Fellow Academy of Art graduate student Johnny Selman has taken on a rather daunting project: design a poster a day for one year, using content based on a headline from the BBC news website. His project is meant to raise awareness of global current events using the immediately more accessible visual language of posters. Ideally the poster for the day intrigues you to read a story you might have otherwise ignored. He doesn’t make it very easy on himself either, as he only allows the use of 10 flat colors and no photography, all within the one day time limit per poster.
If you live in San Francisco, you can come check out the project in person tonight (12/16). Johnny will be celebrating his 100th day out on Valencia Street (between 17th and 22nd) with the first 100 posters displayed in storefront windows.
RED is finally bringing a prosumer class camera to bear and it looks like the release is imminent. While certainly not cheap at nearly $5,000 for the “lens and brain kit”, it certainly makes for a compelling alternative to the Canon 5D MK2. The aesthetics on the RED cameras (founded by Oakley’s Jim Jannard) are a little to reminiscent of those MP3 goggles Dog The Bounty Hunter wears but there’s no denying the quality of the output.
All the of RED stuff might as well be vaporware to me, I know it must exist somewhere but I’ve never seen it in person or even heard of anyone owning or using one of their cameras. Here’s a video of someone actually holding (apparently not using though) a Scarlet. I really like the screen configuration. Does anyone around here own or use a RED? Does it live up to the hype? Do you get free MP3 goggles with it?
I’m soo happy to hear these honest sounds from the new Dntel EPs, lets bury Postal Service in the backyard and pretend we never worked with Ben Gibbard. One listen all the way thru both EPs had me feeling like he really loved what the outcome was on these songs.
Have you asked yourself how the next Toro Y Moi album might sound like? well here’s a taste, a lot more funk and relying on his given talents, no smoke and mirrors just beautiful key work.
The intro to Painted Palms’All Of Us is being played on loop, just those first few notes, I LOVE IT!
I don’t know much about Australian born Reuben Ingall but I do enjoy his loose structure and processing, a nice change of pace for both manipulated string work, not too avant garde and not too trendy.
A handful of talented musicians were kind enough to do a last minute holiday cover song for all of us. Beautiful Bells might have won my heart over with probably the best experimental beat holiday song ever made. While Sun Hammer and Direwires duel it out over Silent Night, both takes will hold your patient ears with warming results. Toronto’s Warren Hildebrand aka Foxes In Fiction does an impeccable job of covering John Lennon and label mate Weed takes on the ever popular All I Want For Christmas and roughs it up perfectly with his notable garage sound. Last but not least the duo The Depot-Tones:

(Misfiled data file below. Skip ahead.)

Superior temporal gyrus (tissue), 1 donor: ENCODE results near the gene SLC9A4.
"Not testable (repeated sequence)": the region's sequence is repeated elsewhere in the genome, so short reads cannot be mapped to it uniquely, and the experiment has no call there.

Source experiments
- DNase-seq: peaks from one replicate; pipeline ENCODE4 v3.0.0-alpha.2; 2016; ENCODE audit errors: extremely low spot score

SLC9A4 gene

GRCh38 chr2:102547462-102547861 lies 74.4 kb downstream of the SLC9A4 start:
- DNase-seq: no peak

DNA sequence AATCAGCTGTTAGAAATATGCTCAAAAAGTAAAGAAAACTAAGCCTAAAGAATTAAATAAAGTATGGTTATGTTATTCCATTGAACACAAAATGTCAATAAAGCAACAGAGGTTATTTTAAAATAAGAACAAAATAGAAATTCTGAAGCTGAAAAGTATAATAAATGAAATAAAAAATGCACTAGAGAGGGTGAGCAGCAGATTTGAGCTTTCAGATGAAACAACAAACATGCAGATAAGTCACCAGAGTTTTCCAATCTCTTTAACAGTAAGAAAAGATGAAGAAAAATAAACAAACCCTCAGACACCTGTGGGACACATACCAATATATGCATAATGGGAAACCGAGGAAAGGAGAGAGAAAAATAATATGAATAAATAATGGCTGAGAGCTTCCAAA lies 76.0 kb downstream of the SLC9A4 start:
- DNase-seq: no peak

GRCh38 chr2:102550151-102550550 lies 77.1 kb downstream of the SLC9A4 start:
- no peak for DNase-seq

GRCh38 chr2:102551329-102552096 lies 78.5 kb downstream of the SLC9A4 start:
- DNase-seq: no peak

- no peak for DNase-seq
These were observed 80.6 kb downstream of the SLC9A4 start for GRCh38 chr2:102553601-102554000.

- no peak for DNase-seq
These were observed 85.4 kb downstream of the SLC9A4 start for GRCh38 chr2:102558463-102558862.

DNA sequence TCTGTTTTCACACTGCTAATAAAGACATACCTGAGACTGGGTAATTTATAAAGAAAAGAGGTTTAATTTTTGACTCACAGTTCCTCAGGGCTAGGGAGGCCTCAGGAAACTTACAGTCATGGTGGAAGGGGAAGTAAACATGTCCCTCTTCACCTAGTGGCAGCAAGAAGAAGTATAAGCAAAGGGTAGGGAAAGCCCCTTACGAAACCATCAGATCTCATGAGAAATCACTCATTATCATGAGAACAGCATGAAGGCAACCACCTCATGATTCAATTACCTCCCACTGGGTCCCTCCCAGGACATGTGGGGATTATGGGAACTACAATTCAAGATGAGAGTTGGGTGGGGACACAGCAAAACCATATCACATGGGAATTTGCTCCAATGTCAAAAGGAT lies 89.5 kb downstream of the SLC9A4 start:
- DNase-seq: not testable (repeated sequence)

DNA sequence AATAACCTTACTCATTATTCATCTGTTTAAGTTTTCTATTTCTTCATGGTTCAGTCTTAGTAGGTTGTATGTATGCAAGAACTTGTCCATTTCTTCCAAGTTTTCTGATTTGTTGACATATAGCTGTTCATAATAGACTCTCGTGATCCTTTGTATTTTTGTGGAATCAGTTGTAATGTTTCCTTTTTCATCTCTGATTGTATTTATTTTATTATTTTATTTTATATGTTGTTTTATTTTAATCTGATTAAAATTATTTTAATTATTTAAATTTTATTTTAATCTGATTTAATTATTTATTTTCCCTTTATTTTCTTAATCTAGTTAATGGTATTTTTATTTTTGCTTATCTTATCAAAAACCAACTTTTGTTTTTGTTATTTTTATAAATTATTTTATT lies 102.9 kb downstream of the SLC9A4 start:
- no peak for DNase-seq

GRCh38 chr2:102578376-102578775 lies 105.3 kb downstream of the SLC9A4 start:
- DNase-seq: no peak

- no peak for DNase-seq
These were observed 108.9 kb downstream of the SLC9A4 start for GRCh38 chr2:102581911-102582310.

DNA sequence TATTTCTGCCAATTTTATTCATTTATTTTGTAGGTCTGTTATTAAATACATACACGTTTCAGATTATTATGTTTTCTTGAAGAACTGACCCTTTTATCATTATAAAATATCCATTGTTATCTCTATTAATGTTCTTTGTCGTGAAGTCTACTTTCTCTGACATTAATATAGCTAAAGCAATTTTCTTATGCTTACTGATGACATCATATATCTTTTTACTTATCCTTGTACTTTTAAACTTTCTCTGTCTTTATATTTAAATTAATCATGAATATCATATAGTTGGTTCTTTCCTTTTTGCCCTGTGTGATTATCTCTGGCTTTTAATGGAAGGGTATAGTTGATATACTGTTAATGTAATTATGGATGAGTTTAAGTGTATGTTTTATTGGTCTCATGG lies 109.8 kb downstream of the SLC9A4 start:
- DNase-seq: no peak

“Attached is a cleaned up, restored version of The Depot-Tones covering “Wonderful Christmas Time”. This was from a 7″ culled from the 45 dollar bin from Cousins Records during a recent digging expedition. The true identity of the Depot-Tones is shrouded in question, and every answer leads to five more questions. The best I’ve been able to figure out is the lead singer lived near Prospect Park and the rest of the band were all employees of the Chick-Inn drive in. This was a holiday promotional item sponsored by the Ypsilanti Chamber of Commerce and given away to customers. This is indeed excellence aged in cuban rum and virgin oak barrels and bottled in containers of crystal.”
Nearly ten months ago, I (Shelby) had an idea that was inspired by the design community, one that I became very passionate about. The idea was to create some sort of platform to share what inspires you. We’ve seen it done before, but what I have for you is something I hope and believe you’ll really enjoy.
Designspiration is the outcome of my efforts to realize my idea, evolving into a site occupied by a diverse range of inspiration curated by its users. Designspiration or DSPN for short, focuses on the core principles of sharing inspiration and utilizes some great features; like a search function that works like a Swiss army knife, which I will discuss more in the post. Little did I know when starting this project that I would be clocking in more than 1,000 hours over the past ten months.
If you’re eager to check out the site, you can hit Designspiration.net or Ds.pn. With that said, I’m really excited to share this project and process with you…
This is the S1, Leica’s first digital camera. Introduced in 1996, it was a digital scanning back that could work with various lenses. Each exposure took 185 seconds to complete so had to be shot using continuous light. You might think that such an old digicam would produce inferior results, but apparently it was quite the opposite:
“Though slow, the S1 yielded 76Mb @ 24-bit (151Mb @ 48-bit), 5140 x 5140, 12-bit RGB image files that contained little if any of the artifacting, blooming, and fringing that continue to plague us to this very day” – B&H
And it operated at ISO 50! (the film speed) Pretty good for ’96, and it would only set you back $21,500… I’m loving the look of this thing which stands in stark contrast to the subsequent and far more familiar looking Leica S2 model. The second to last (with the rackmount processor) apparently depicts the “Highspeed Kit” which dramatically reduced the scanning time per image.